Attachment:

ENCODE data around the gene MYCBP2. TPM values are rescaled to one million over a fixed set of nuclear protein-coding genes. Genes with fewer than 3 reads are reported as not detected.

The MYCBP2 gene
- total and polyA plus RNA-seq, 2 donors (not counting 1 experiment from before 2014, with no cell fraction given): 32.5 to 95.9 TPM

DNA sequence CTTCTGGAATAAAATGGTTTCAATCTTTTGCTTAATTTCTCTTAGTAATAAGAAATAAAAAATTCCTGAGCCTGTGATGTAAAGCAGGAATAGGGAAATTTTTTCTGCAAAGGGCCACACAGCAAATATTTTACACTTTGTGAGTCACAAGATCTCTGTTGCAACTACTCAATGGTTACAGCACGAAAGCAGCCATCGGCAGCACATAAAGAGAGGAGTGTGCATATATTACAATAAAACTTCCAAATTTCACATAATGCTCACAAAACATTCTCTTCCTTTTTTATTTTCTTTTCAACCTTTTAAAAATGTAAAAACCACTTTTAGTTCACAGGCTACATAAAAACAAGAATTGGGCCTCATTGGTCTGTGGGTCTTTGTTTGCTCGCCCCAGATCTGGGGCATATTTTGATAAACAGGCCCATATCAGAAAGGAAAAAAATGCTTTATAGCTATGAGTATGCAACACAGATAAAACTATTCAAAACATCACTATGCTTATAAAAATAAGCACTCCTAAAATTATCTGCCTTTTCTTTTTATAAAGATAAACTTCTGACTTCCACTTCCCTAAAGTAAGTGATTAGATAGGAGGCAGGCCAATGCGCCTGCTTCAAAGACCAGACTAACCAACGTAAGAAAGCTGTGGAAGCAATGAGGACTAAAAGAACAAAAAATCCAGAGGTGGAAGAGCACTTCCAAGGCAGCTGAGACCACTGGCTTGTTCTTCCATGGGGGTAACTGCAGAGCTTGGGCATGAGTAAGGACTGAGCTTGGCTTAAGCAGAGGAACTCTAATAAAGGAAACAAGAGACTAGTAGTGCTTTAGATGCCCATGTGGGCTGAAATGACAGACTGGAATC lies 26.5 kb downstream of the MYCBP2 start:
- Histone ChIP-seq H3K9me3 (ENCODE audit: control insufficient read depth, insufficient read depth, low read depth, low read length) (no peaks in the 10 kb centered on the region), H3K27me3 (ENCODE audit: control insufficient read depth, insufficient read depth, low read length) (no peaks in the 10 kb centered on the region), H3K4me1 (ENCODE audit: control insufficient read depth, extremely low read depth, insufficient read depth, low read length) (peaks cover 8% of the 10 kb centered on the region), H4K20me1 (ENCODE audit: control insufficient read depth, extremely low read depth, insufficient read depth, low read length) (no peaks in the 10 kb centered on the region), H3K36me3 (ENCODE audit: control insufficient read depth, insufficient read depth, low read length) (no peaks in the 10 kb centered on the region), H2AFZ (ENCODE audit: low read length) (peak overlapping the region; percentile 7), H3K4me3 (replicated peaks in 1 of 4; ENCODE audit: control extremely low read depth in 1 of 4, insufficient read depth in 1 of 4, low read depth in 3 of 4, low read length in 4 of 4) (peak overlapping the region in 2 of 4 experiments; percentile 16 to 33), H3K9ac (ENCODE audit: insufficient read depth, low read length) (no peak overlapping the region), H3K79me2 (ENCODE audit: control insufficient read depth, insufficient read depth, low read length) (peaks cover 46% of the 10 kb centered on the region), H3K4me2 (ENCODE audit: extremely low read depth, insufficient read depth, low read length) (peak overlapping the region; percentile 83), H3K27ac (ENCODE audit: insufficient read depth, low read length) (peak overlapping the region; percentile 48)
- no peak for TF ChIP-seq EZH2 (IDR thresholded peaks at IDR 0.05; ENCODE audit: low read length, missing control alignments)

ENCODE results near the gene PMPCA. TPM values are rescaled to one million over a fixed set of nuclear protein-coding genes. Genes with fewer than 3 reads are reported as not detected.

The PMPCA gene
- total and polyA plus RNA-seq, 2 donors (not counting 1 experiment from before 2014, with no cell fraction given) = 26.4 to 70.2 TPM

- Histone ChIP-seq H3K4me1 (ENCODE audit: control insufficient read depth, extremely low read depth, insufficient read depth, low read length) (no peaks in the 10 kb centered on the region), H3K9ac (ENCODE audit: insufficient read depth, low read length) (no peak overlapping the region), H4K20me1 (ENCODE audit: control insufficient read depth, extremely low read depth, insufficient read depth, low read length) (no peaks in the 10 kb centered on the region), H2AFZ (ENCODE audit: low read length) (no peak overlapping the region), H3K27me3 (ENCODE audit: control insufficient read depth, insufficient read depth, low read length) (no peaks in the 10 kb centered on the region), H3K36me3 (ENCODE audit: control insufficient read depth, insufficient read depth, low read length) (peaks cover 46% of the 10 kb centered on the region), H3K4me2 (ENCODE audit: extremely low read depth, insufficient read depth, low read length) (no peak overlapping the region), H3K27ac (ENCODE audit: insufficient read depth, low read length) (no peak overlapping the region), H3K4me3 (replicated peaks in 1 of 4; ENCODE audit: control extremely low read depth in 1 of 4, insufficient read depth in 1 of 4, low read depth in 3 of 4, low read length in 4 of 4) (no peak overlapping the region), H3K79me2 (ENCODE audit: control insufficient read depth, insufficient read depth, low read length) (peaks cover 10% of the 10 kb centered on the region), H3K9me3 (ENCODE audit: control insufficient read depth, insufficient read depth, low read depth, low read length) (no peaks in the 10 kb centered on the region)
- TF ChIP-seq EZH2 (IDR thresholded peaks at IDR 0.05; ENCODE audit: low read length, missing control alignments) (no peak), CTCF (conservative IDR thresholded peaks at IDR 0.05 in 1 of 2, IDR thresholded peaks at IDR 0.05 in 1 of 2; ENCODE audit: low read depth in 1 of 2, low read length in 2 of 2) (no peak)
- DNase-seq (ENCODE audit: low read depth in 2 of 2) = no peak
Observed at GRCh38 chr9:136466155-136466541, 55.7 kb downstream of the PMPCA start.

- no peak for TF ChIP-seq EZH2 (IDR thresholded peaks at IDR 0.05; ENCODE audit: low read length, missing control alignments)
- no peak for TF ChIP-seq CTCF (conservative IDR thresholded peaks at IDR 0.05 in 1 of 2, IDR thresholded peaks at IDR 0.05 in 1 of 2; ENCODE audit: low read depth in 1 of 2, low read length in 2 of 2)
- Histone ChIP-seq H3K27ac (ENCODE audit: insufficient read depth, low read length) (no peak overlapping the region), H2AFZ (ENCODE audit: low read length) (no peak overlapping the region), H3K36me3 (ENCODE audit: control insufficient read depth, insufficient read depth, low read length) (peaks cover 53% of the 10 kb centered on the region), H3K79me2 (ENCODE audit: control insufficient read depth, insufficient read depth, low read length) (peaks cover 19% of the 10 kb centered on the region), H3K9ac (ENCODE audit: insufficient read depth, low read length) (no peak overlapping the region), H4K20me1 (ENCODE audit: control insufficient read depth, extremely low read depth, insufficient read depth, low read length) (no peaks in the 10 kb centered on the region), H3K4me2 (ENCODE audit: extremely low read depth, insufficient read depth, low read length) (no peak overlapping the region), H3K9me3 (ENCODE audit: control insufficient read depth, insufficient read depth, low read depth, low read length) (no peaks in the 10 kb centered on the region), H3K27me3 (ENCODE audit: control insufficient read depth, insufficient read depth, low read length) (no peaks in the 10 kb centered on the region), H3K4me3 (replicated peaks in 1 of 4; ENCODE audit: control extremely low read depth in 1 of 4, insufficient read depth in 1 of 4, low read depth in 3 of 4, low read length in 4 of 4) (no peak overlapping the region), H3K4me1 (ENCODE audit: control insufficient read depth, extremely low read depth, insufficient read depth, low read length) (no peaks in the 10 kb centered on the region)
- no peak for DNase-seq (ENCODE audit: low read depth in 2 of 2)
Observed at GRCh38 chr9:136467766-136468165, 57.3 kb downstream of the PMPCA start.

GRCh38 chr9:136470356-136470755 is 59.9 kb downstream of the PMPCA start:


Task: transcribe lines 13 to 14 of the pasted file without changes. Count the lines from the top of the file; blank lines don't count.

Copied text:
Observed at GRCh38 chr9:136466155-136466541, 55.7 kb downstream of the PMPCA start.

- no peak for TF ChIP-seq EZH2 (IDR thresholded peaks at IDR 0.05; ENCODE audit: low read length, missing control alignments)